The individuals under scrutiny were not just regular employees. They were key members of Ficano’s cabinet running departments, and by the stroke of a pen changed lives.  

In a different setting, a board would have asked Ficano to resign a long time ago for either being a bad manager or not having a clue as to what his lieutenants were allegedly doing. 

Was he that much in the dark about what was happening or was he just going along with the program? 

This investigation is crucial because it involves possible  economic crimes and breaching the public’s trust. 

Ficano will continue to declare his innocence after every federal charge is announced with one press conference after another regarding one more of his former cabinet members. The public can only stomach so much. The reports of possible cases of corruption, bribery and extortion by individuals who were sworn to uphold the interests of taxpayers are a disturbing distraction for the Ficano administration. 

We saw this political circus play out before with the Kwame Kilpatrick administration, where the former mayor tried to make the case that his legal woes would not affect his duties as the city’s chief executive officer, when it eventually did just that, resulting in him being forced to leave office.  

Of course, Ficano is not Kilpatrick. Kilpatrick’s initial legal issues emanated from his personal  affairs. Even though Ficano has not been charged, everyone around him that has left his administration, it appears, is getting ready to fall. 

Given the close relationship between him and some of his former lieutenants, like Elder who is now bent on exposing his former boss, will Ficano testify against his former right hand man, or will it be the reverse?  

As the wheels of justice turn with dizzying speed, Wayne County is like a stone rolling down the mountainside.  

One would think that what’s taking place in Detroit City Hall corruption probe will serve as a valuable lesson for some county officials to be more honest and forthright.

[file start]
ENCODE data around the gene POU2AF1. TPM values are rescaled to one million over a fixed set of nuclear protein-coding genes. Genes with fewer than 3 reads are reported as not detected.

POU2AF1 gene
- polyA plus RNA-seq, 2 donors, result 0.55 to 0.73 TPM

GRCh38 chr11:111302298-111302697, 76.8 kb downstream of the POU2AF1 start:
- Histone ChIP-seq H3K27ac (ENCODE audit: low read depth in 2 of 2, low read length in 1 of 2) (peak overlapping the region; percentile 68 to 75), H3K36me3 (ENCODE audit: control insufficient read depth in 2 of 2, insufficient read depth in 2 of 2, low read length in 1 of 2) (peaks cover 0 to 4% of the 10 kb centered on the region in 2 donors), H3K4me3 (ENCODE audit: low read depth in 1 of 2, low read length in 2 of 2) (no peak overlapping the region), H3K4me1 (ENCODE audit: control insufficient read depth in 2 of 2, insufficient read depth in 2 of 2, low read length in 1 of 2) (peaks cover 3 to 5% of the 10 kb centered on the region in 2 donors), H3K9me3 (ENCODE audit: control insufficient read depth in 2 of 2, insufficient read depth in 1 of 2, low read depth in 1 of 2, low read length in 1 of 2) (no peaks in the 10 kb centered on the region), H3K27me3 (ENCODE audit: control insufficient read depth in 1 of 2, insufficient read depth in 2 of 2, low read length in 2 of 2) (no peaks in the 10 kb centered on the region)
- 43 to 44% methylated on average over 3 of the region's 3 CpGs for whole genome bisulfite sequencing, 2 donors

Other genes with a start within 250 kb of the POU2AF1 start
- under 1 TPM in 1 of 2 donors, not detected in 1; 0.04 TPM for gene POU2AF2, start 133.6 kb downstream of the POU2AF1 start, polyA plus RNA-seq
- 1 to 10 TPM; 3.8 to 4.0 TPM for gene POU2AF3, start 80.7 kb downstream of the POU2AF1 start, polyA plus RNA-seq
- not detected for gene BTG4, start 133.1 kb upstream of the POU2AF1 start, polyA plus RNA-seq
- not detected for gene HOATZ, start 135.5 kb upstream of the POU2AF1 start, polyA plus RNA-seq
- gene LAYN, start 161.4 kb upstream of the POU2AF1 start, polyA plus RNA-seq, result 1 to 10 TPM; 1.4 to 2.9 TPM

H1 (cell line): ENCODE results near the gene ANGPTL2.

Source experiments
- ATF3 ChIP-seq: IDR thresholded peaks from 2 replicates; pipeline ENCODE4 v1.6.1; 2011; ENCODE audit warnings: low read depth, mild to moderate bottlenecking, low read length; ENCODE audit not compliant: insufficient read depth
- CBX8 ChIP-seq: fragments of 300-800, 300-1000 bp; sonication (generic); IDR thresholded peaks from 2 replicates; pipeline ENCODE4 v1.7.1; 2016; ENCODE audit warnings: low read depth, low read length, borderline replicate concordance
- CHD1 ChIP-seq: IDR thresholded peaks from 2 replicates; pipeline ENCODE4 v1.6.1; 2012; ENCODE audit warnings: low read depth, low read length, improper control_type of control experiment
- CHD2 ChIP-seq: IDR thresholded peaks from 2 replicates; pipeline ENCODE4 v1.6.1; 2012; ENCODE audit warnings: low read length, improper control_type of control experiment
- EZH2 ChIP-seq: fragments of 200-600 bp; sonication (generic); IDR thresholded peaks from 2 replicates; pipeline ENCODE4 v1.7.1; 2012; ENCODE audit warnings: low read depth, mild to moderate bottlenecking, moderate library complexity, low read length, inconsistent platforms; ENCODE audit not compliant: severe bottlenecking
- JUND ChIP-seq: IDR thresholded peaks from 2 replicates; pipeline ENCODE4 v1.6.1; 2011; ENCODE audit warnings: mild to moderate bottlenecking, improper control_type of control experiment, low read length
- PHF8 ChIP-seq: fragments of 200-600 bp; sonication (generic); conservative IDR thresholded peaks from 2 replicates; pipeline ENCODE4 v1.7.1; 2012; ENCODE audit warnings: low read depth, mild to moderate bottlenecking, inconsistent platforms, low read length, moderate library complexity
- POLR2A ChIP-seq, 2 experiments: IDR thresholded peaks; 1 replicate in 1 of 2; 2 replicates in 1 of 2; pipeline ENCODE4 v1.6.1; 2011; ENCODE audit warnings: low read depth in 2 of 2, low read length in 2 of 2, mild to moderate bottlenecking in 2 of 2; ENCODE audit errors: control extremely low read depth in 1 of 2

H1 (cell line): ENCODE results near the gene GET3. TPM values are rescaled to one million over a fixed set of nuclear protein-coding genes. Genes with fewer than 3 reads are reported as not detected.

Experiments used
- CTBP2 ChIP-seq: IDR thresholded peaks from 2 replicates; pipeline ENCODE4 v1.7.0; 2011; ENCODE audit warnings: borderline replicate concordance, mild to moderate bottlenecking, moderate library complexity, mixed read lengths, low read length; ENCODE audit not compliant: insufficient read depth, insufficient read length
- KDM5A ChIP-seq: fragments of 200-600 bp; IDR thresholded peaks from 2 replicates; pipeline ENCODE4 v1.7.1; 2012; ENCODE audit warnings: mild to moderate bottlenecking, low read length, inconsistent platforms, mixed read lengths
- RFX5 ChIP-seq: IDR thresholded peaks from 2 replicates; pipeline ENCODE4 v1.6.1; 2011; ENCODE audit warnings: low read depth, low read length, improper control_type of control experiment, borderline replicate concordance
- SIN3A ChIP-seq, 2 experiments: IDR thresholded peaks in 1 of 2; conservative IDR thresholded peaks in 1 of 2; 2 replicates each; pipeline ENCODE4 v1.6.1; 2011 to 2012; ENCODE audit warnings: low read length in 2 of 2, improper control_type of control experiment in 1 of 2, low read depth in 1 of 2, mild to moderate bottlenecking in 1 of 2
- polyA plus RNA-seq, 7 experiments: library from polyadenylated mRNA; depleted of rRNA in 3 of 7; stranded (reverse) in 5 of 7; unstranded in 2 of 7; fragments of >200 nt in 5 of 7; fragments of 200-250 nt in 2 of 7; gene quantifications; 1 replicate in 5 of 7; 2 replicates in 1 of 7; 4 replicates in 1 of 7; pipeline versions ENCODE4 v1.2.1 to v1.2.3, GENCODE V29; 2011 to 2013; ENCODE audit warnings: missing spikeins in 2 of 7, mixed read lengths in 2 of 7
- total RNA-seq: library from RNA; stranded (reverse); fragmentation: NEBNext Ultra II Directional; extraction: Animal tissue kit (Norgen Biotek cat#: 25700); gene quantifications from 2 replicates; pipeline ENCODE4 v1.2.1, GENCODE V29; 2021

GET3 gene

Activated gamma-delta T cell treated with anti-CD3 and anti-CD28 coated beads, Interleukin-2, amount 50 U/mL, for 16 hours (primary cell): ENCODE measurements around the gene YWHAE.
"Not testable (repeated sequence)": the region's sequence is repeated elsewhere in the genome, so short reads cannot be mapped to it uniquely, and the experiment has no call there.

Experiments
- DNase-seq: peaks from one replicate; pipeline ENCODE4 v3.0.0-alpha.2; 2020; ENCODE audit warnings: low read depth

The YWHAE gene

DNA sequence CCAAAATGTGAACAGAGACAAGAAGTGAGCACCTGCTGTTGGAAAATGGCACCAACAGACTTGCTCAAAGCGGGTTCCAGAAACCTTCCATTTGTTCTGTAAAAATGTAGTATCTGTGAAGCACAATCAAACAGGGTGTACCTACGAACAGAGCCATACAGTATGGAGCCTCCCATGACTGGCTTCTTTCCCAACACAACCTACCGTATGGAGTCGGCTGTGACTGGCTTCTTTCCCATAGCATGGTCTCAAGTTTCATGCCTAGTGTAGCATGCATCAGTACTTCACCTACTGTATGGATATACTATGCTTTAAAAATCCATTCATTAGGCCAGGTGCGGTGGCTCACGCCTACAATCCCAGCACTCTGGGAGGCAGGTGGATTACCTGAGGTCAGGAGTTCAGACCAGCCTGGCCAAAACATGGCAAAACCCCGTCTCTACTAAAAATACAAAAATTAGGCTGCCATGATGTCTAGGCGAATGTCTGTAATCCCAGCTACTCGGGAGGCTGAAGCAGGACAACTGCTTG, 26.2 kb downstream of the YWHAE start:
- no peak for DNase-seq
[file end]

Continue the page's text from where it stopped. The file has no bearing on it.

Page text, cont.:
Ficano is set to give his State of the County address on Wednesday, Feb. 29. The county executive will certainly try to be upbeat despite the federal probe, amd it is important for him to restore public confidence in Wayne
County government. The speech should not only be about budget cuts. It should also be about ethics, and a string of preventive measures to ensure that taxpayers are not cheated. 

In addition to the  State of the County speech, Ficano should deliver the State of the Anti-Corruption speech and reassure taxpayers that their dollars are in the hands of good stewards who understand that the business of working for the public is a privilege and not a birthright. 

That will be a good start for assuring Wayne County taxpayers who feel betrayed by every report of malfeasance and possible corruption emanating from one of the most powerful local governments in Michigan. 

  Bankole Thompson is the editor of the Michigan Chronicle and the author of a six-part series on the Obama presidency, including “Obama and Black Loyalty,” published in 2010. His latest book is “Obama and Christian Loyalty” with an epilogue written by Bob Weiner, former White House spokesman. His upcoming books in 2012 are “Obama and Jewish Loyalty” and “Obama and Business Loyalty.” Listen to him every Thursday, 11:30 a.m., on WDET 101.9 FM Detroit and every Sunday, 9 to 10 p.m. on the Obama Watch program on WLIB 1190 AM-New York.  E-mail

Also On The Michigan Chronicle:
comments – Add Yours